The passages are uneven, as much on the pleasure taken as on the difficulty, but there is something to have a good time for players of all levels, nothing more. It is possible to continue after his death without game over by sacrificing his score, and there are obviously several difficulty modes that are gradually unlocked to satisfy everyone. No Straight Roads is still very short, completing in just four hours on your first pass. It is thought to be played and replayed, but with only 6 or 7 levels, some of which lack interest, only scoring purists will find a reason to repeat them over and over, and not necessarily with the enthusiasm that a game with such challenges is supposed to offer. Besides that, upgrades can be bought to diversify our skills, or stickers stuck on our instruments to get bonuses, but the actual difference is minimal.
It is therefore a No Straight Roads in half-tone that we have here in front of us. Universe that sounds hollow and not catchy enough, effective soundtrack, but not unforgettable, narration too light for a gameplay clearly dedicated to adults, rarely fun combat system, and true nature of boss rush encompassed by not the most interesting phases, the title struggles to really put the player in his pocket. If you like cartoon worlds and are passionate about scoring, why not, but for others, the few most enjoyable passages will not necessarily be worth it.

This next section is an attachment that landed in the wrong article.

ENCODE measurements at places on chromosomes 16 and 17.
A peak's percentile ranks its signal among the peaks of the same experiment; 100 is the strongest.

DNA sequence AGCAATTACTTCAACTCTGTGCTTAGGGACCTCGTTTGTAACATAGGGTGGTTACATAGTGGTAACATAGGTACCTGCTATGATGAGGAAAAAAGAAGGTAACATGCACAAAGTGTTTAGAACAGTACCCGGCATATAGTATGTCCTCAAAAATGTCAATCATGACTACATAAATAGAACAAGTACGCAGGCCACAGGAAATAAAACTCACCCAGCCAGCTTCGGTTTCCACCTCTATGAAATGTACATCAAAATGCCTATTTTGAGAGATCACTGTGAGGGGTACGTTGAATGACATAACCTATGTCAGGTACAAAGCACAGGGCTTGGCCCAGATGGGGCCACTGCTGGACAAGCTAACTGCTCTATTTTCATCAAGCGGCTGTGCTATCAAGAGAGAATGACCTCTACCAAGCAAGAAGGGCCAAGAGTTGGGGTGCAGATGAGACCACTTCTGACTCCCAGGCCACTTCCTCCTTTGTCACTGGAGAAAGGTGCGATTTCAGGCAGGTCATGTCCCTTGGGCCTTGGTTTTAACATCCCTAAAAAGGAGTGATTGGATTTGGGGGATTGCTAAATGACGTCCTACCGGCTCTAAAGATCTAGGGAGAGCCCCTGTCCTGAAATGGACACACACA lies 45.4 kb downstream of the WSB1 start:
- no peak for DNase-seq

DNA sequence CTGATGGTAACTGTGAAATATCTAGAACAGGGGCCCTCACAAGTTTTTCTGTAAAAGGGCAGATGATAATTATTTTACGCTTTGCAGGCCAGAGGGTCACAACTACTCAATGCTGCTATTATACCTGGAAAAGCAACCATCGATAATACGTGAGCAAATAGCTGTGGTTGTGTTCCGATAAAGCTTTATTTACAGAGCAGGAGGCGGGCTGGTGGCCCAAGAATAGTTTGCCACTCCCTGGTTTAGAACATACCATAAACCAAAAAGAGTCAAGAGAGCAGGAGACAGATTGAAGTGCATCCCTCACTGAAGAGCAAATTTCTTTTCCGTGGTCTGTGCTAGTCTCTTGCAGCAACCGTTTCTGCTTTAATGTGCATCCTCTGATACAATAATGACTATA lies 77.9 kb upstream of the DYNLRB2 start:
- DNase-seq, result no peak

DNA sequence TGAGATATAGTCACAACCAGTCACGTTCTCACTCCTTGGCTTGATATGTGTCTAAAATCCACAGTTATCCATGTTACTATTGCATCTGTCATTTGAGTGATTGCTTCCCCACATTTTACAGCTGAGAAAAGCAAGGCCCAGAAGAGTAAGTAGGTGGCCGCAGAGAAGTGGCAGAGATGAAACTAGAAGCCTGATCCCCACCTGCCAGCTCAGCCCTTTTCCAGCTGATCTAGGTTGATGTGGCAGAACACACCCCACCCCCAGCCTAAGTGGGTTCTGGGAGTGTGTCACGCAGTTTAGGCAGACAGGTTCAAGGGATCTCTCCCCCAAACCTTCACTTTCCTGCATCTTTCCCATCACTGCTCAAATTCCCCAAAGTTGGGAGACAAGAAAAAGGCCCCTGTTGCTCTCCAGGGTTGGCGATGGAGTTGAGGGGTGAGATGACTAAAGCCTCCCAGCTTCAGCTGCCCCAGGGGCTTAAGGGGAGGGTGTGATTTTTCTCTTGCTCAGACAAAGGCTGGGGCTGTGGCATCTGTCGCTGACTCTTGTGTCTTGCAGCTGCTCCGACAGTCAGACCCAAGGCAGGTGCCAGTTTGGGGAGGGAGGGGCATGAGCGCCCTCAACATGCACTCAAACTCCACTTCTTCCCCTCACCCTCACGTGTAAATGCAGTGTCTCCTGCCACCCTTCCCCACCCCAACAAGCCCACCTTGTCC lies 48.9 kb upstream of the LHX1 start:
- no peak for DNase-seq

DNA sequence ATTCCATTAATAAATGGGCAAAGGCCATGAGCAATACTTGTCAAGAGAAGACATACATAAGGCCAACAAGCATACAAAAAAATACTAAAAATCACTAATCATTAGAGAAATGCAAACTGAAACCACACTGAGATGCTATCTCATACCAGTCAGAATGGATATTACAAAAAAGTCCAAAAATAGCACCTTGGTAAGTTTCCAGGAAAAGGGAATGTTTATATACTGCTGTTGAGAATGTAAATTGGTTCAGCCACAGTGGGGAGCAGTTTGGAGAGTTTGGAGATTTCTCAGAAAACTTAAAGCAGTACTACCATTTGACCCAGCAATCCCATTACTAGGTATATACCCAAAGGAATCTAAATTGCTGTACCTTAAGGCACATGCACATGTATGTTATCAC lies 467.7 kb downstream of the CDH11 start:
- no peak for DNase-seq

No Straight Roads is available for € 39.99 at the Fnac.
- The light atmosphere worthy of a pre-teen cartoon
- Some pretty cool rhythm fights
- The anti-EDM scenario that even the game doesn’t believe
- The universe struggling to come to life
- Austere gameplay that brings little fun in combat
- Very short if you are not scoring shot
|Favorite editor of your favorite editor since 2009, passionate about booming music, fan of comic series of all kinds. I’ve played Pokémon a little too much in my life.|